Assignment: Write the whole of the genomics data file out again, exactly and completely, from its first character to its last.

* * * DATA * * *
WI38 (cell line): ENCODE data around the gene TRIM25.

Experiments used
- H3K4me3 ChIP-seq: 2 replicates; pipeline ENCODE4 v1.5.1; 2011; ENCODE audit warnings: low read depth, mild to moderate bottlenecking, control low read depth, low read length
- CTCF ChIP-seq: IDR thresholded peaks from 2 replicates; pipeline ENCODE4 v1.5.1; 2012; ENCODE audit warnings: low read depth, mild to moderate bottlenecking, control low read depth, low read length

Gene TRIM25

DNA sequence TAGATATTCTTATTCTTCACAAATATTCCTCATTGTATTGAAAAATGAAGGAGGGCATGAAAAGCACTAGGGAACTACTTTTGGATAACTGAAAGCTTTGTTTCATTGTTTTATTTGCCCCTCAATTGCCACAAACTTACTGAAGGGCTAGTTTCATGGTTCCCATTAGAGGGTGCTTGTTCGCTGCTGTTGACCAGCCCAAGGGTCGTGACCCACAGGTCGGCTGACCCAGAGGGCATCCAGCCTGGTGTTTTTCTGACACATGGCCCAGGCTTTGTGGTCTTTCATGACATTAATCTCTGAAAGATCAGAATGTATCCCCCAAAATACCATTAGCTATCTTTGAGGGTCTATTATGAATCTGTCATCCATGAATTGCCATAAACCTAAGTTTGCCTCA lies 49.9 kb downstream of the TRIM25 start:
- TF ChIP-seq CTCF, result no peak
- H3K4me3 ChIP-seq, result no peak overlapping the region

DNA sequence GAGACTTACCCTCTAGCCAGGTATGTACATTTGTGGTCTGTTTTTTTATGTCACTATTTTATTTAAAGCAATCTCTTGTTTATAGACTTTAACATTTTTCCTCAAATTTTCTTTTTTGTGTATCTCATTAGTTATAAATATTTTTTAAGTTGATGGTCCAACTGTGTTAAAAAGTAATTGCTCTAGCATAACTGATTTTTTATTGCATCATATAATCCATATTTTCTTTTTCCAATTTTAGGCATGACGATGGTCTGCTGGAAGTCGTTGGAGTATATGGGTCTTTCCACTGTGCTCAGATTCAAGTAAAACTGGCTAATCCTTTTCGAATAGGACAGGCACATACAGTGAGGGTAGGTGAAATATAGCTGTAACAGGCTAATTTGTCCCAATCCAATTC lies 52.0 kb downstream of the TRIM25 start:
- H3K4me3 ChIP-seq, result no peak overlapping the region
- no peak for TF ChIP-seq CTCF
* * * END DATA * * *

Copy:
WI38 (cell line): ENCODE data around the gene TRIM25.

Experiments used
- H3K4me3 ChIP-seq: 2 replicates; pipeline ENCODE4 v1.5.1; 2011; ENCODE audit warnings: low read depth, mild to moderate bottlenecking, control low read depth, low read length
- CTCF ChIP-seq: IDR thresholded peaks from 2 replicates; pipeline ENCODE4 v1.5.1; 2012; ENCODE audit warnings: low read depth, mild to moderate bottlenecking, control low read depth, low read length

Gene TRIM25

DNA sequence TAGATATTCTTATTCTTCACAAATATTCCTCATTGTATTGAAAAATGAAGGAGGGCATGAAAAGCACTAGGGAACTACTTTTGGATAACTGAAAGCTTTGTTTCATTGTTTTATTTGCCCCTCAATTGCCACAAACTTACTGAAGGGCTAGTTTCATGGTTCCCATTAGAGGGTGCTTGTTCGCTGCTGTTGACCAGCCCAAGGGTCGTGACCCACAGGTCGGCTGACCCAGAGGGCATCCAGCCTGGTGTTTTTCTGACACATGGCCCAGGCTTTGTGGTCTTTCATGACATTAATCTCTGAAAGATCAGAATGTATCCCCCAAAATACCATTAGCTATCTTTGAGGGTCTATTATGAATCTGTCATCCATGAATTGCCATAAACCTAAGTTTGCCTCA lies 49.9 kb downstream of the TRIM25 start:
- TF ChIP-seq CTCF, result no peak
- H3K4me3 ChIP-seq, result no peak overlapping the region

DNA sequence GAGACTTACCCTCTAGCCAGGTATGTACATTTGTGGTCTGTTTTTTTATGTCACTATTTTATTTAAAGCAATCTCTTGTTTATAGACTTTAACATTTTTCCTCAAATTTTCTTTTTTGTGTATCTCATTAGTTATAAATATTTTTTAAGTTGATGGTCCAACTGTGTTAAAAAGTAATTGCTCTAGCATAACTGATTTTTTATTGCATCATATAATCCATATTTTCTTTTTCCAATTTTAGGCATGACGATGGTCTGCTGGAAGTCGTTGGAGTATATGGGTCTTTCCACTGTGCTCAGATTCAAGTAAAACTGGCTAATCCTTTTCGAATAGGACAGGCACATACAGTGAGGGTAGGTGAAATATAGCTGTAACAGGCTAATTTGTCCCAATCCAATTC lies 52.0 kb downstream of the TRIM25 start:
- H3K4me3 ChIP-seq, result no peak overlapping the region
- no peak for TF ChIP-seq CTCF